Single Emblem View

Link to an image of this page  Link to an image of this page  [Fff4v p824]

Amor filiorum.

Love of one’s children

EMBLEMA CXCIV.

Ante diem vernam boreali cana palumbes
Frigore nidificat, praecoqua & ova fovet:
Mollius & pulli ut iaceant, sibi vellicat alas,
Queis nuda hiberno deficit ipsa gelu.[1]
Link to an image of this page  Link to an image of this page  [Fff5r p825]Ecquid Colchi pudet, vel te Progne improba? mortem
Cųm volucris propriae prolis amore subit?[2]

Before the day of spring, the wood-pigeon, all white with winter snow, builds her nest and cherishes her premature eggs. To make her chicks lie more softly, she plucks her own wing-feathers, and stripped of them, she herself perishes from the wintry frost. Woman of Colchis, do you feel any shame? Or you, heartless Procne? - when a bird submits to death out of love for her own off-spring.

Notes:

1.  This is based on Anthologia graeca 9.95.

2.  Both Medea (the woman of Colchis) and Procne killed their own children. They are the legendary infamous child-killers. See [A21a070] n. for Procne, [A21a054] n. for Medea.


Related Emblems

Show related emblems Show related emblems

Hint: You can set whether related emblems are displayed by default on the preferences page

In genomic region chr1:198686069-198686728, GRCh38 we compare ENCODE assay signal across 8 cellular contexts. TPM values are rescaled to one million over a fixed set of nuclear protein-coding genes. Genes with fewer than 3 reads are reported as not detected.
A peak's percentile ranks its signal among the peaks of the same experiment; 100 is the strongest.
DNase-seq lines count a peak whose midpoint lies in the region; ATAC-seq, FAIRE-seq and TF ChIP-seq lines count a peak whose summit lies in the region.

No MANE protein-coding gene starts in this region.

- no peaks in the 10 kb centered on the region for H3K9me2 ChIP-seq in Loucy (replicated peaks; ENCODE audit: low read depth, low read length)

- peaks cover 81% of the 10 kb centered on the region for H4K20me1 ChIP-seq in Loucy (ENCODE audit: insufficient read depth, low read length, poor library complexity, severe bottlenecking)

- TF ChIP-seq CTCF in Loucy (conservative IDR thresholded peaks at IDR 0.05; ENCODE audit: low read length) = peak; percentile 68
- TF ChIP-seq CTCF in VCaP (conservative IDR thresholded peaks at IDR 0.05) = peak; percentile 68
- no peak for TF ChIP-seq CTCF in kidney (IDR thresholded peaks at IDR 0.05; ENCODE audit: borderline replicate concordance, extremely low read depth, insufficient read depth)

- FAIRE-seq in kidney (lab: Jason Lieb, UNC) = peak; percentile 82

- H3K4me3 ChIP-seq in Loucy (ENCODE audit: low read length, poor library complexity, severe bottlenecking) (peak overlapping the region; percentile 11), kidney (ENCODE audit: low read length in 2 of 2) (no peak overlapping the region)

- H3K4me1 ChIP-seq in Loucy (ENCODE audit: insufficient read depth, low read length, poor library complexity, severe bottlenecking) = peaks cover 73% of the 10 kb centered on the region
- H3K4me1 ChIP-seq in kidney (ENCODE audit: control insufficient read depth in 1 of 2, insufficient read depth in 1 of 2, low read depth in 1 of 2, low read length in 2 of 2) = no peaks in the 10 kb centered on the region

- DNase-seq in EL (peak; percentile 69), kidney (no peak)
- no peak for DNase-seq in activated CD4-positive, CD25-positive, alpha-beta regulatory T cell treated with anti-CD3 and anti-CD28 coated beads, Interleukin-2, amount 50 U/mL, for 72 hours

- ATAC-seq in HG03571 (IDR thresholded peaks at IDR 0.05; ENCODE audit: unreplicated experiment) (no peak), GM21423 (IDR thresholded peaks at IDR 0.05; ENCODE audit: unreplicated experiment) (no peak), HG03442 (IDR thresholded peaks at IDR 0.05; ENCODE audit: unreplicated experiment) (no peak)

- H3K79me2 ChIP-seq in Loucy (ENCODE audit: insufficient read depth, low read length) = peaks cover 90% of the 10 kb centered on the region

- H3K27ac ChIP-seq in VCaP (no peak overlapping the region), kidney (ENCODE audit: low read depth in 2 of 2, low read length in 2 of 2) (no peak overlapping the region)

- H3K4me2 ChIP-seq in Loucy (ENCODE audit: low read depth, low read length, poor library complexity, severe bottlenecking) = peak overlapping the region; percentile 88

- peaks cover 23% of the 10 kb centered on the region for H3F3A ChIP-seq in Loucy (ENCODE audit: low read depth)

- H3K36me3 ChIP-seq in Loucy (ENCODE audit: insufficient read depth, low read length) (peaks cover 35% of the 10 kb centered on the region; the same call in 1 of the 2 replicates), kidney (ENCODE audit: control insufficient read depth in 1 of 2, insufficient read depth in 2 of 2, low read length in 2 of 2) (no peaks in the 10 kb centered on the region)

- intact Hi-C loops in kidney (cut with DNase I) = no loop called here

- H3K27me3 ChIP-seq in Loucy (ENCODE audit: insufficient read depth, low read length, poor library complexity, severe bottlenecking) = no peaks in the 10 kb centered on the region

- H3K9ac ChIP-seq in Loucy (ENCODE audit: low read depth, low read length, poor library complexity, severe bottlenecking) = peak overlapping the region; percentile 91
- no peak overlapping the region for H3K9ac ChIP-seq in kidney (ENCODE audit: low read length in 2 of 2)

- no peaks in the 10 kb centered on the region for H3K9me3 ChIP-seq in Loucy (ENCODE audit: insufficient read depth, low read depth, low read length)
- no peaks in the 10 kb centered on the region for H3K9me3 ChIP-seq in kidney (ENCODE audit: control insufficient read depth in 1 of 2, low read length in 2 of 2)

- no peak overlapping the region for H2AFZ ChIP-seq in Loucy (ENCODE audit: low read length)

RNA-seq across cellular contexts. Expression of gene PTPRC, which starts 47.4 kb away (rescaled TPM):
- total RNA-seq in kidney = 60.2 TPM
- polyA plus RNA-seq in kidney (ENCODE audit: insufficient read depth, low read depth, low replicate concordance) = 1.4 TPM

Iconclass Keywords

Relating to the image:

Relating to the text:

Hint: You can turn translations and name underlining on or off using the preferences page.

Single Emblem View

Link to an image of this page  Link to an image of this page  [Fff3v p822]

In foecunditatem sibi ipsi damnosam.

Fruitfulness bringing its own destruction

EMBLEMA CXCIII.

Ludibrium pueris lapides iacientibus, hoc me
In trivio posuit rustica cura nucem:
Quae laceris ramis, perstrictoque ardua libro,
Certatim fundis per latus omne petor.
Quid sterili posset contingere turpius? Eheu
Infelix, fructus in mea damna fero.[1]

A countryman’s care placed me, a nut tree, at this cross-roads, where I am the butt of stone-throwing boys. I have grown tall, but my branches are broken, my bark bruised, I am attacked with sling-stones, competing on every side. What worse fate could befall a barren tree? Alas, cursed tree that I am, I bear fruit to my own destruction.

Notes:

1.  This is a translation of Anthologia graeca 9.3, see also Aesop, Fables 152.


Related Emblems

Show related emblems Show related emblems

Hint: You can set whether related emblems are displayed by default on the preferences page


Iconclass Keywords

Relating to the image:

Relating to the text:

Hint: You can turn translations and name underlining on or off using the preferences page.

 

Back to top